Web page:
On the night of Friday, August 13, Ayşe and I travelled by bus to her parents' cottage in Altınova, a town on the Turkish Aegean coast opposite the island of Lesbos. The name of the town means “Golden Plain”. For us, it is just a place to read and swim and eat and relax. There are mature pines and palm trees around the cottage itself, and sand on the shore a short walk away (past other cottages).
One book I read during our visit was The Lycian Shore, by Freya Stark (London: John Murray Travel Classics, 2002; first published in 1956). With David Balfour, the British consul in İzmir, Ms Stark had voyaged along the Turkish coast by motor-sail-boat. She was about 60 at the time. She described the trip in her book while recalling the history of the area in the time of Alexander.
The book needed to be read slowly. The passage below may show why. Here, Stark is describing the Aegean, not where we were, but further south and east. I might have called it the Mediterranean, though perhaps one wants to call “Aegean” all of the waters bounded by mainland Greece, Crete, Cyprus and Turkey.
In any case, in 2000, Ayşe and I did swim and visit ruins where Freya Stark is in this passage (from ch. 13, “Aperlae,” p. 135). The place is enchanted:
A cloud—a wisp the size of one's finger—developed between D. B. and me, for I could not bear, and refused, to pass the island by. We were late, and were going to pick up the French archaeologists—mere reason as usual was on the consular side. But I was granted ten minutes on shore to see the lowest of the churches, and Hüseyin rowed me across, smiling—for what is time to him, who has the Aegean in his veins? And D. B., impressed, I hope, by my honest rapidity but not saying so, allowed me twenty minutes more for a bathe when I got back.
The water was very deep. It held its light far down inside it like the star in a sapphire: its daily enchantment is never to be forgotten. For what words can give even the ghost of the Aegean bathing? When the body is lost because the radiance and coolness of the world have become a part of it, and nothing seems oneself any longer; and the warmth and light between two darknesses of atmosphere and sea, caress all that emerges—the imperceptible moving tide, and our shoulders, and the embracing mountains that burn above us on the noonday edge of their horizon, and in their slower cycle also carry as we do some fire at their heart. There in perfect solitude the pine trees hang over the white rocks and the water lifts us, alive and unresisting, through its own regions, from which a vast loom seems to be weaving sea and earth and sky, out of their basic unity into the varied loveliness of Time. And who can wonder that such hours gave light to the lives that contained them; or who would be mad enough to change them for any money that the world can give? No life is wasted that can remember them, as I hope to do till I have to leave it all. In the midday silence, in the immense semi-circle of woods and mountains, with the deep fjord in their lap and nothing made by man in their sight except the island ruins, the little noise of Elfin stirring up her engines for departure, the sight of D. B. astride the deck, obviously thinking I would be late but not saying so out of kindness, gave a comfortable human warmth.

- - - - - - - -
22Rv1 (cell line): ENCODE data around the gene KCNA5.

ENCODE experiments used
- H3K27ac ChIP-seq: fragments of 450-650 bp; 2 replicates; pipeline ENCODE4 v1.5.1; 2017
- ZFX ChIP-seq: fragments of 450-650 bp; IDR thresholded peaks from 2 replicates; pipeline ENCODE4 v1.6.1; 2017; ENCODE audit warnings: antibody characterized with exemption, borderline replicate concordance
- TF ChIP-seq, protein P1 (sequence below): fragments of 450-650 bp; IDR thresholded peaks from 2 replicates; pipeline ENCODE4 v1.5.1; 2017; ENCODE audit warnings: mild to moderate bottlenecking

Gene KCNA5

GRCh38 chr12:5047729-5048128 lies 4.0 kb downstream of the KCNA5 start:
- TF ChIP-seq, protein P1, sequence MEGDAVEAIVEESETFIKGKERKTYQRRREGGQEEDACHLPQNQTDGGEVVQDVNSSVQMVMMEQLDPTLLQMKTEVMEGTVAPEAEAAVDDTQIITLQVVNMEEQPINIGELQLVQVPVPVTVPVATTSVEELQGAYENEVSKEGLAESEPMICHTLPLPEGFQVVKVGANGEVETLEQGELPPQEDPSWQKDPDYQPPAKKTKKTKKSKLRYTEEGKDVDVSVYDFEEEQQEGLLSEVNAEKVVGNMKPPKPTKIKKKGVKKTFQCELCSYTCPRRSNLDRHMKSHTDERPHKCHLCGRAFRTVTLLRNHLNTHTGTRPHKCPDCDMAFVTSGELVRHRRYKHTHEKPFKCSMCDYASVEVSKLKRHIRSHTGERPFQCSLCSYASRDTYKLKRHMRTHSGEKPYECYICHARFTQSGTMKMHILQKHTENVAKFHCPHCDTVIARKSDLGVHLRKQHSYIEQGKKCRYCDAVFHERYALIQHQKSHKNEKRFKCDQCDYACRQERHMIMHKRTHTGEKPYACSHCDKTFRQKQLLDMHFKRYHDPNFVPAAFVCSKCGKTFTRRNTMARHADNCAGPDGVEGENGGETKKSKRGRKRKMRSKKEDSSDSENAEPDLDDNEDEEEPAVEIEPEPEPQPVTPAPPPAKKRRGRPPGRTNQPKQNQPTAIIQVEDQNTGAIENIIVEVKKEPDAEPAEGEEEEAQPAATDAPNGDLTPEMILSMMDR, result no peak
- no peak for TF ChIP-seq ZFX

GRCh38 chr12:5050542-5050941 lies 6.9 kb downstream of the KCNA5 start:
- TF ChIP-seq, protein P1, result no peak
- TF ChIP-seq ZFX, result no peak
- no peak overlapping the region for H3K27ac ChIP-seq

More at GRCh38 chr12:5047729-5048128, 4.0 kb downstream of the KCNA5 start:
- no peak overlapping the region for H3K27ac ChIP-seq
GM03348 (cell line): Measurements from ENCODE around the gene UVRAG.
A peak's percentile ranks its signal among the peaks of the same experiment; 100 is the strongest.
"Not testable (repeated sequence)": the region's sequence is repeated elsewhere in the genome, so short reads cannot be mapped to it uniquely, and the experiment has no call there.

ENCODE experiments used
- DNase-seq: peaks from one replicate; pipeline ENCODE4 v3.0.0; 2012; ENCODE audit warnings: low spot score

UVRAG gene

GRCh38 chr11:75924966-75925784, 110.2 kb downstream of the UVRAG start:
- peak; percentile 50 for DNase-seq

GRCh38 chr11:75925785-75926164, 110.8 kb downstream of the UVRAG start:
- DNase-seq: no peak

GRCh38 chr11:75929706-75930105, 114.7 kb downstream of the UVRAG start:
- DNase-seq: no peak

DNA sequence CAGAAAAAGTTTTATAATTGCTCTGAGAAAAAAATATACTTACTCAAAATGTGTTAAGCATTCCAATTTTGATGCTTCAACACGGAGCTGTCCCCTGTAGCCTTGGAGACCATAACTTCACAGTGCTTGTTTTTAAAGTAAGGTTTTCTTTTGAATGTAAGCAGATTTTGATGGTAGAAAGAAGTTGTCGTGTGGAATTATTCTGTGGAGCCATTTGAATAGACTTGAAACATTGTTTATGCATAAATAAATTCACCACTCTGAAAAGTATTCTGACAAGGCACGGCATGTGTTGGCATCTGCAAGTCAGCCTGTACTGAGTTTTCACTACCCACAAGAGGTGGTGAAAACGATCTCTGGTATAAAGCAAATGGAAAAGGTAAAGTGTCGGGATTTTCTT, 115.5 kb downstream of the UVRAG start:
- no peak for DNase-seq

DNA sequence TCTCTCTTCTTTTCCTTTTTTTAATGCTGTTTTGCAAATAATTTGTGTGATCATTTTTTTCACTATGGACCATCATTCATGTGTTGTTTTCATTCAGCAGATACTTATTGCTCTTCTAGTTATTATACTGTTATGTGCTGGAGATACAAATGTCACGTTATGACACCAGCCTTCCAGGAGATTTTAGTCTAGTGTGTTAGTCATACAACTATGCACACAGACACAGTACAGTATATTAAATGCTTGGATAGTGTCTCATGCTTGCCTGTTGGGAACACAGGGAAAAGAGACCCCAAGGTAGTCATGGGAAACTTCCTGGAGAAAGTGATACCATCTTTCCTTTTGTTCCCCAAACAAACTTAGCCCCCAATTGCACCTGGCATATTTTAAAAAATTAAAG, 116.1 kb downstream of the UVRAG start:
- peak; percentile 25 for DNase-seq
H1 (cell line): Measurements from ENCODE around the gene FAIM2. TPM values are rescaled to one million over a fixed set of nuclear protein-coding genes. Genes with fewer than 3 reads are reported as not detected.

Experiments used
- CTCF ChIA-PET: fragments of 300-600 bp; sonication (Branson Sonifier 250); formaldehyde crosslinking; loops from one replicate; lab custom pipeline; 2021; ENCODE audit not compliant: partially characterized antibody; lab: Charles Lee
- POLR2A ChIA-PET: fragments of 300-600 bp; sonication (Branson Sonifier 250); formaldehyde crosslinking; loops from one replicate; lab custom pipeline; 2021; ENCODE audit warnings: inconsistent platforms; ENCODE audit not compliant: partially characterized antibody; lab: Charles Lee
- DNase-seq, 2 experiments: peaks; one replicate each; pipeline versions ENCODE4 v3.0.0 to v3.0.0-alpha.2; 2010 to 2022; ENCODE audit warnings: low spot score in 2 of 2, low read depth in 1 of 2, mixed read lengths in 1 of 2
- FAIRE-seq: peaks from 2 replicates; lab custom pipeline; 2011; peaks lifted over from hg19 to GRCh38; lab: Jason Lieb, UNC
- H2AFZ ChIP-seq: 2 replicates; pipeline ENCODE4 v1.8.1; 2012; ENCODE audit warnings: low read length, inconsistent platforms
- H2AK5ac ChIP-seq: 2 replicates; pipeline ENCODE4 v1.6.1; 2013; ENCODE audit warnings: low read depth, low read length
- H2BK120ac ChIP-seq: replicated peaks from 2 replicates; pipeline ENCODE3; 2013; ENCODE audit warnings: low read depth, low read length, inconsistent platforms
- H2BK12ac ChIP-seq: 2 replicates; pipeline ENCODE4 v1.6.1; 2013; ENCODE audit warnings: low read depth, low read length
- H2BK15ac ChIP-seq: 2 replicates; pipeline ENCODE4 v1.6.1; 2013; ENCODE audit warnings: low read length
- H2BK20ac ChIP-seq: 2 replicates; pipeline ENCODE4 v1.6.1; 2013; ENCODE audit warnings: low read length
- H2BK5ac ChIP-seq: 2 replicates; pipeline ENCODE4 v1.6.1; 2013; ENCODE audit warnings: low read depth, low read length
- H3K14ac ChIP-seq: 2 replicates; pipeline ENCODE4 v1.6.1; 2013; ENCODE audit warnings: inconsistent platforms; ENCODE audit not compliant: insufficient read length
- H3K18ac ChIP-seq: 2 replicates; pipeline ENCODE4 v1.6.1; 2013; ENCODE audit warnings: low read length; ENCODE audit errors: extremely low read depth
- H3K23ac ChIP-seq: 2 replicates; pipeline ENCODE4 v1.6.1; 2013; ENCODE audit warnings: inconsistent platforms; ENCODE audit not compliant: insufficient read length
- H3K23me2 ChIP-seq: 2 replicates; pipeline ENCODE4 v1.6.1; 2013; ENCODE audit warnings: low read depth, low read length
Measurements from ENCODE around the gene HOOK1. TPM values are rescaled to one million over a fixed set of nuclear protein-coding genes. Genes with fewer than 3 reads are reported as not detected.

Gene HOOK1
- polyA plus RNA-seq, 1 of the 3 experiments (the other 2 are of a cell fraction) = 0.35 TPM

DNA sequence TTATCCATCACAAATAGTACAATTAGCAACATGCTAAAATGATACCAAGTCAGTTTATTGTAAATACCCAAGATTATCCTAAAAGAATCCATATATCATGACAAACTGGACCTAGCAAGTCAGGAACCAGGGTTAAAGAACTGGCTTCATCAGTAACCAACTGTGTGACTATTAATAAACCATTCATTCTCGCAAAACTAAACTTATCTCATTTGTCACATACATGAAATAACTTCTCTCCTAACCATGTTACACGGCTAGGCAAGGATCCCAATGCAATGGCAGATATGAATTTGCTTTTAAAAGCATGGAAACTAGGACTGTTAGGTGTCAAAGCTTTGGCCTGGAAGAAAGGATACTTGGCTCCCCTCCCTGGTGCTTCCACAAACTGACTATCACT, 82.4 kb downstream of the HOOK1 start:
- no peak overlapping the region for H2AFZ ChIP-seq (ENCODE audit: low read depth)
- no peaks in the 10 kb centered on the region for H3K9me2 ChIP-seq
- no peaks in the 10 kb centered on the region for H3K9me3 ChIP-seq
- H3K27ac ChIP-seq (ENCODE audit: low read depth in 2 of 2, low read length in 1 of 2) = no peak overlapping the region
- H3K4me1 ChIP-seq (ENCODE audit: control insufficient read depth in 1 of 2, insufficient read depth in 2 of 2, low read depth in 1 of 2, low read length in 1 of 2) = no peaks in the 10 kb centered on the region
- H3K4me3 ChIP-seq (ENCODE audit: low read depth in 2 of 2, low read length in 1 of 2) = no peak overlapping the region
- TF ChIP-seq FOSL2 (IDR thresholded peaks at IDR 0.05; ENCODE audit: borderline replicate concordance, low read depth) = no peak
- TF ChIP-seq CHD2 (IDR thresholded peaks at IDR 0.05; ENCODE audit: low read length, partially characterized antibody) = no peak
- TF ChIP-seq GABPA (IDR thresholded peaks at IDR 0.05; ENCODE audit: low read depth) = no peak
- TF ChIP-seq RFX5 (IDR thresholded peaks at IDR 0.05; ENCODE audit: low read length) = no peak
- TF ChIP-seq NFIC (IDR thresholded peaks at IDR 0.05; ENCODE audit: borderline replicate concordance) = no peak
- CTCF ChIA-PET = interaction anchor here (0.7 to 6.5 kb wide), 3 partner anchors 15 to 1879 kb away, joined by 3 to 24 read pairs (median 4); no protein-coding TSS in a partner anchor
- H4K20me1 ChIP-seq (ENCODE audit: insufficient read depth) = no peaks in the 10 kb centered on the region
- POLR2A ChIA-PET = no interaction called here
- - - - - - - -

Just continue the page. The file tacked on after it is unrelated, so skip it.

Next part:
I refer to this passage in